Considering what will happen if you or your partner becomes unable to make decisions for themselves due to old-age memory issues or dementia can be an uncomfortable thought:

At breakfast this morning, a woman said to her husband: “My memory is getting really poor, I went upstairs yesterday to get something and by the time I got to the top of the stairs I had forgotten what I was going for.”

The husband said: “How bad is your memory?”

She responded: “Sorry, what were we talking about?”

Old jokes can raise a smile, but early signs of a loss of memory are an uncomfortable reminder of the ageing process and certainly no joke.  Some of us will inevitably get dementia or another debilitating condition that could result in the loss of mental capacity.

Potentially you can find yourself in a position where you cannot pay for services or make decisions, without lawyers and something called the Office of the Public Guardian (OPG) being involved. It is an expensive and long-winded process. That is, unless you have written a legal document called a Lasting Power of Attorney (LPA) in advance of your loss of mental capacity.

The Citizens Advice Bureau website says:

“You should make an LPA if you have been diagnosed with, or think you might develop, an illness which might prevent you from making decisions for yourself at some time in the future.

The kinds of illness which might prevent you from making decisions for yourself include:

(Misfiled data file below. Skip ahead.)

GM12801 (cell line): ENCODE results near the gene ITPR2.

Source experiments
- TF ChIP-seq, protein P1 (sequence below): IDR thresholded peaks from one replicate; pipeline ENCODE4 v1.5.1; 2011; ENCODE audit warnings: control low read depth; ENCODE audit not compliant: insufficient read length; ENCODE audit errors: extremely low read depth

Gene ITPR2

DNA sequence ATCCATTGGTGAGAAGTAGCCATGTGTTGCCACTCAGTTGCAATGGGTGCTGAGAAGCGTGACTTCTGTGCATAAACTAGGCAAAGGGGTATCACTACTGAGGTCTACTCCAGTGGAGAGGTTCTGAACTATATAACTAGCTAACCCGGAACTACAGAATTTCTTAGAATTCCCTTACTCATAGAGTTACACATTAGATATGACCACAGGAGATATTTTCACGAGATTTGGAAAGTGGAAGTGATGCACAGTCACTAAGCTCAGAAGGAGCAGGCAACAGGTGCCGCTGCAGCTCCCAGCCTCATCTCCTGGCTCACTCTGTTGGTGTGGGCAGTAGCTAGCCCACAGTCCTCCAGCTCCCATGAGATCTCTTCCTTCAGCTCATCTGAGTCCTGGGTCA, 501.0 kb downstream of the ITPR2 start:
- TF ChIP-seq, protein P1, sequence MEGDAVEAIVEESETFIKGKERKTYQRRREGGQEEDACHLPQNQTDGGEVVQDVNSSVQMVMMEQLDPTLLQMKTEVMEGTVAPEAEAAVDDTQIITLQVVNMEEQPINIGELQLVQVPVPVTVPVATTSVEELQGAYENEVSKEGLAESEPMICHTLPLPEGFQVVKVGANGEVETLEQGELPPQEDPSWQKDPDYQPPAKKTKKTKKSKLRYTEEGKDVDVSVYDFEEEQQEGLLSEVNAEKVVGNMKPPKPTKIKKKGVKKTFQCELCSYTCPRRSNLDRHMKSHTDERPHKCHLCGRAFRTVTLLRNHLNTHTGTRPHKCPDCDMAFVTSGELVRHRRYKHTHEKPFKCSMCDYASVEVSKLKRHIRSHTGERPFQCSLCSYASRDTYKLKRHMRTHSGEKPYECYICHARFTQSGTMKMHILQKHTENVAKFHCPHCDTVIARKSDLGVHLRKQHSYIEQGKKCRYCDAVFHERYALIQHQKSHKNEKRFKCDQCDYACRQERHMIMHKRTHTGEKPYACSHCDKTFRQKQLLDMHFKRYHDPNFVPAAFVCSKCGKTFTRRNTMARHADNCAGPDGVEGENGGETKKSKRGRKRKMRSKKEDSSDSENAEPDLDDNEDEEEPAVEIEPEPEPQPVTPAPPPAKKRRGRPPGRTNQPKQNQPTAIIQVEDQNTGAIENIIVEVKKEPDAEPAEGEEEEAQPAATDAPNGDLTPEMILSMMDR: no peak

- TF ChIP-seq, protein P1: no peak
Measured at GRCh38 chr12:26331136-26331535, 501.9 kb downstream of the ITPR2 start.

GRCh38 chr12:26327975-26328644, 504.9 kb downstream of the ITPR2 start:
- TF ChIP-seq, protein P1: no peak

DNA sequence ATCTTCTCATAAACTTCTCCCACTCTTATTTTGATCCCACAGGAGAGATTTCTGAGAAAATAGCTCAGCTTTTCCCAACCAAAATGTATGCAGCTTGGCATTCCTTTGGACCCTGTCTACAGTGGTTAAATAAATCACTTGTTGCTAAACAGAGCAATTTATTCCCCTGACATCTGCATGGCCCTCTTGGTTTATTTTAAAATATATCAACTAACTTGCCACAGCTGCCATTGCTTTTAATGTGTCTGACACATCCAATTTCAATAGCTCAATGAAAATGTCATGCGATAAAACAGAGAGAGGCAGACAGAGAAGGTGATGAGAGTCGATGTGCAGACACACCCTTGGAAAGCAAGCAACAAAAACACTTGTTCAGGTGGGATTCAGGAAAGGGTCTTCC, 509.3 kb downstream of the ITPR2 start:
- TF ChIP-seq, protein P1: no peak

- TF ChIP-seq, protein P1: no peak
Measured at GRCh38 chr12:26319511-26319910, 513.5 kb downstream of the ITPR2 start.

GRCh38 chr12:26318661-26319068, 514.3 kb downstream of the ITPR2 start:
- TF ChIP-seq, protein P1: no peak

• dementia
  • mental health problems
  • brain injury
  • alcohol or drug misuse
  • the side-effects of medical treatment
  • any other illness or disability.

You must make an LPA whilst you are still capable of making decisions for yourself. This is called having mental capacity.”

It is hoped that the reduction from 1 April 2017 in registration fees to £82 per document from £110 will encourage more people to get their affairs in order.

Our Estates team are experts in writing Lasting Powers of Attorney and will happily talk you through the process and any pitfalls. Whilst no one wants to think about the potential of problems in later life, writing an LPA could save you and your family considerable cost and anxiety.

Call Stephen Wright on 01903 231545 for a no obligation discussion about these issues.

 

 

This entry was posted on Tuesday, 14th March 2017 at 4:05 pm and is filed under Estate Planning. You can follow any responses to this entry through the RSS 2.0 feed.

Tags: inheritance, LPA, Power of Attorney